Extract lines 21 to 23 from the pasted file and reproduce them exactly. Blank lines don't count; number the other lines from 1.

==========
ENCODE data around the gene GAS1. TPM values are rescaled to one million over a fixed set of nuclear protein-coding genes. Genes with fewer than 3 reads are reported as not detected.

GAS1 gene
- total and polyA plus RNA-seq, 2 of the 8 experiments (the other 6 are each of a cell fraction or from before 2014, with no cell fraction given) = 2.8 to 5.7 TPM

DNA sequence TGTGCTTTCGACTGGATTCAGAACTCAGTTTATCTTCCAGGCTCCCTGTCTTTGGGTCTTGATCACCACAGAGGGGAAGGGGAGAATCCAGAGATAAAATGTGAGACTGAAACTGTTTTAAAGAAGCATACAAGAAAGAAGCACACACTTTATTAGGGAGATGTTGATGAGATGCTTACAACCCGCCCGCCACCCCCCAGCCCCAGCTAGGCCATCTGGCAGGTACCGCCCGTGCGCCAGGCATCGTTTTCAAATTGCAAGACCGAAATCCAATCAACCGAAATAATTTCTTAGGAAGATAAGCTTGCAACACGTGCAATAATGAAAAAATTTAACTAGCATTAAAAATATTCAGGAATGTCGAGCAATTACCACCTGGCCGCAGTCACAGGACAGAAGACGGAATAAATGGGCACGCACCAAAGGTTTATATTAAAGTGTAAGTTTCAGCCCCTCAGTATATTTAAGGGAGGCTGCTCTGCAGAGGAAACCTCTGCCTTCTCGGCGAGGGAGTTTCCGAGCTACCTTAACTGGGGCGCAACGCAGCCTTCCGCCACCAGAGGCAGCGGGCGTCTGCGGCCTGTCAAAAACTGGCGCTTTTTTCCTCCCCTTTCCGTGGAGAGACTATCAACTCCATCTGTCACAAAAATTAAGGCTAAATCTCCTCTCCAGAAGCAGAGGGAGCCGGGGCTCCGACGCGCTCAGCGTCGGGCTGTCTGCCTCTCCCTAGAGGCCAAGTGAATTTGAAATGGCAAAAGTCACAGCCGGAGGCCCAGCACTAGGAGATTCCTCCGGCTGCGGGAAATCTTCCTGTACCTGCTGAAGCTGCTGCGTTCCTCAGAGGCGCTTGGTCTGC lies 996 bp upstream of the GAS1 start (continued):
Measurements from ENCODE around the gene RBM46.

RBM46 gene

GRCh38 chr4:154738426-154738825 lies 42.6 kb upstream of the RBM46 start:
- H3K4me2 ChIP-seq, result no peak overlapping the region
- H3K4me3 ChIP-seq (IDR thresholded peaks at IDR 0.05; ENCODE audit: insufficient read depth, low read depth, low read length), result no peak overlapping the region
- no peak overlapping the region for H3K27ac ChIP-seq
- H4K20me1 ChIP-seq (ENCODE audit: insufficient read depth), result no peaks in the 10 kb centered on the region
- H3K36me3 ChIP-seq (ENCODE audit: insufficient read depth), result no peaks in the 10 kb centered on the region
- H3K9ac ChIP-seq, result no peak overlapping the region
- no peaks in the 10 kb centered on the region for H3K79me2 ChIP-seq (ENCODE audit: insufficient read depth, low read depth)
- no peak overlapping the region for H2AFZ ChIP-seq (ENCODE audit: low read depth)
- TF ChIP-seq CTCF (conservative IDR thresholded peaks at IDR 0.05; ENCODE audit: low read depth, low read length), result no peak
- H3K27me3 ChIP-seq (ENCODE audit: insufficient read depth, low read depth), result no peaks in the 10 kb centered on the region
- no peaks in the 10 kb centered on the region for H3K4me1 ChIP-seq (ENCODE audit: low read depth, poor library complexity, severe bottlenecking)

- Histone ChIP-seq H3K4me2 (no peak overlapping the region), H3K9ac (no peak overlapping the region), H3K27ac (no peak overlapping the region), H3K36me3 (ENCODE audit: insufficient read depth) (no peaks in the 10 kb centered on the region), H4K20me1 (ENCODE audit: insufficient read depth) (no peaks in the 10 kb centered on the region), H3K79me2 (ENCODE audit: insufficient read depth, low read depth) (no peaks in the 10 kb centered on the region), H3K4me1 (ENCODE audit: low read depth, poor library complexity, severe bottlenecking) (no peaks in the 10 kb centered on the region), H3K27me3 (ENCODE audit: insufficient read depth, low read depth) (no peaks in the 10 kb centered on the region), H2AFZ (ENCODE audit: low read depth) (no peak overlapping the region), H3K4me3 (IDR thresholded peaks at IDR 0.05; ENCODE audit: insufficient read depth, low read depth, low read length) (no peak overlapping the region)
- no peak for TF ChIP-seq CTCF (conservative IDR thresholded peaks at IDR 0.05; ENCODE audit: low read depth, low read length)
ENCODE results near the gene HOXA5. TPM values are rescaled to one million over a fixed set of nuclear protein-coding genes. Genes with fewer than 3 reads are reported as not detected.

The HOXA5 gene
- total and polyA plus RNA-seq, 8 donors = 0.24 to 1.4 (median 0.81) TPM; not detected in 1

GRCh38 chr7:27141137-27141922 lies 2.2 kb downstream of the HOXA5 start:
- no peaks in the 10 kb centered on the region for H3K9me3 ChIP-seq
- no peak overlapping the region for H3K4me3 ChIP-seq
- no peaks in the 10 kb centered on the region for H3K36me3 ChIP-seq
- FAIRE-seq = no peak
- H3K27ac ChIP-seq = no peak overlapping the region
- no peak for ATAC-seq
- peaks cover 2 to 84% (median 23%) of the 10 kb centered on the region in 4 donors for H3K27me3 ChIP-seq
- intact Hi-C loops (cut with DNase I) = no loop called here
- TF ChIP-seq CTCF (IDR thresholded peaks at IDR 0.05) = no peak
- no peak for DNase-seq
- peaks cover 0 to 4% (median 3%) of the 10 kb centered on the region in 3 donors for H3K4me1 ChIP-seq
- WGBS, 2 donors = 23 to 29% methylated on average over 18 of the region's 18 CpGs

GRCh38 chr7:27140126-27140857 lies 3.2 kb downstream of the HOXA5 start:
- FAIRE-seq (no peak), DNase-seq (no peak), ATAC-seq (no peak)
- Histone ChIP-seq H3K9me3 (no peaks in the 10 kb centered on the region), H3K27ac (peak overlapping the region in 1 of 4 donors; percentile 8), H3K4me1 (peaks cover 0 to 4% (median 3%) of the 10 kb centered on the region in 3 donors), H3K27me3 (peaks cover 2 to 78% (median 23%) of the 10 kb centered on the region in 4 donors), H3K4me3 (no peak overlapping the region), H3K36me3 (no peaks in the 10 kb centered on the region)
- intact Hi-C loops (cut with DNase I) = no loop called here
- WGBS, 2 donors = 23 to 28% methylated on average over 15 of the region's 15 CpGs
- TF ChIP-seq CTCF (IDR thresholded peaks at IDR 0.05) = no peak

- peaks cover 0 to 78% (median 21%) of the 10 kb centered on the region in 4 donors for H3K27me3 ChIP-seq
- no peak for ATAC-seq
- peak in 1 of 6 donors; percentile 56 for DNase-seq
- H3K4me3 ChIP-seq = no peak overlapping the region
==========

ENCODE results near the gene HOXA5. TPM values are rescaled to one million over a fixed set of nuclear protein-coding genes. Genes with fewer than 3 reads are reported as not detected.

The HOXA5 gene
- total and polyA plus RNA-seq, 8 donors = 0.24 to 1.4 (median 0.81) TPM; not detected in 1